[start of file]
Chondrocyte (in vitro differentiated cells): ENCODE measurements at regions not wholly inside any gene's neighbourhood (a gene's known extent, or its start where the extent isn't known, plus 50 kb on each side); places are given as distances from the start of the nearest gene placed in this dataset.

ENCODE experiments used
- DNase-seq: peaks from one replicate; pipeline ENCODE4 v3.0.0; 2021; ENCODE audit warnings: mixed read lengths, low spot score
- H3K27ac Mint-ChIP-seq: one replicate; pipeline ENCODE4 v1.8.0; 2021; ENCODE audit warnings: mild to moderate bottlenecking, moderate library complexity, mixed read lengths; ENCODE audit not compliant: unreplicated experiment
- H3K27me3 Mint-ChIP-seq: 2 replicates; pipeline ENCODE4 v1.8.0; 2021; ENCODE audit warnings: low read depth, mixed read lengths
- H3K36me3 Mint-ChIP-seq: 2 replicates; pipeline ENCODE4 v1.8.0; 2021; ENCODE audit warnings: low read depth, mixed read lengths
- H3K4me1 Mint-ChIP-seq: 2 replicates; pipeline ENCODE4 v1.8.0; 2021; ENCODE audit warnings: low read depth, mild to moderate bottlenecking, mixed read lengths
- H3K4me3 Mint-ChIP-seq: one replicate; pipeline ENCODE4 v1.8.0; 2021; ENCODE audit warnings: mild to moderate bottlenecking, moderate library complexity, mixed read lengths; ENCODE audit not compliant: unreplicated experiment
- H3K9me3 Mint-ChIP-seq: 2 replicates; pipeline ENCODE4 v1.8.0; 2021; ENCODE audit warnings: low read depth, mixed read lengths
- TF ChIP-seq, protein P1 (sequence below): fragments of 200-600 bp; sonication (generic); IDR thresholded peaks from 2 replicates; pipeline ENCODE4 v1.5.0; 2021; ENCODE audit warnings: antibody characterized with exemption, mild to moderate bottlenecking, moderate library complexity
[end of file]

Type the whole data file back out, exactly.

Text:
Chondrocyte (in vitro differentiated cells): ENCODE measurements at regions not wholly inside any gene's neighbourhood (a gene's known extent, or its start where the extent isn't known, plus 50 kb on each side); places are given as distances from the start of the nearest gene placed in this dataset.

ENCODE experiments used
- DNase-seq: peaks from one replicate; pipeline ENCODE4 v3.0.0; 2021; ENCODE audit warnings: mixed read lengths, low spot score
- H3K27ac Mint-ChIP-seq: one replicate; pipeline ENCODE4 v1.8.0; 2021; ENCODE audit warnings: mild to moderate bottlenecking, moderate library complexity, mixed read lengths; ENCODE audit not compliant: unreplicated experiment
- H3K27me3 Mint-ChIP-seq: 2 replicates; pipeline ENCODE4 v1.8.0; 2021; ENCODE audit warnings: low read depth, mixed read lengths
- H3K36me3 Mint-ChIP-seq: 2 replicates; pipeline ENCODE4 v1.8.0; 2021; ENCODE audit warnings: low read depth, mixed read lengths
- H3K4me1 Mint-ChIP-seq: 2 replicates; pipeline ENCODE4 v1.8.0; 2021; ENCODE audit warnings: low read depth, mild to moderate bottlenecking, mixed read lengths
- H3K4me3 Mint-ChIP-seq: one replicate; pipeline ENCODE4 v1.8.0; 2021; ENCODE audit warnings: mild to moderate bottlenecking, moderate library complexity, mixed read lengths; ENCODE audit not compliant: unreplicated experiment
- H3K9me3 Mint-ChIP-seq: 2 replicates; pipeline ENCODE4 v1.8.0; 2021; ENCODE audit warnings: low read depth, mixed read lengths
- TF ChIP-seq, protein P1 (sequence below): fragments of 200-600 bp; sonication (generic); IDR thresholded peaks from 2 replicates; pipeline ENCODE4 v1.5.0; 2021; ENCODE audit warnings: antibody characterized with exemption, mild to moderate bottlenecking, moderate library complexity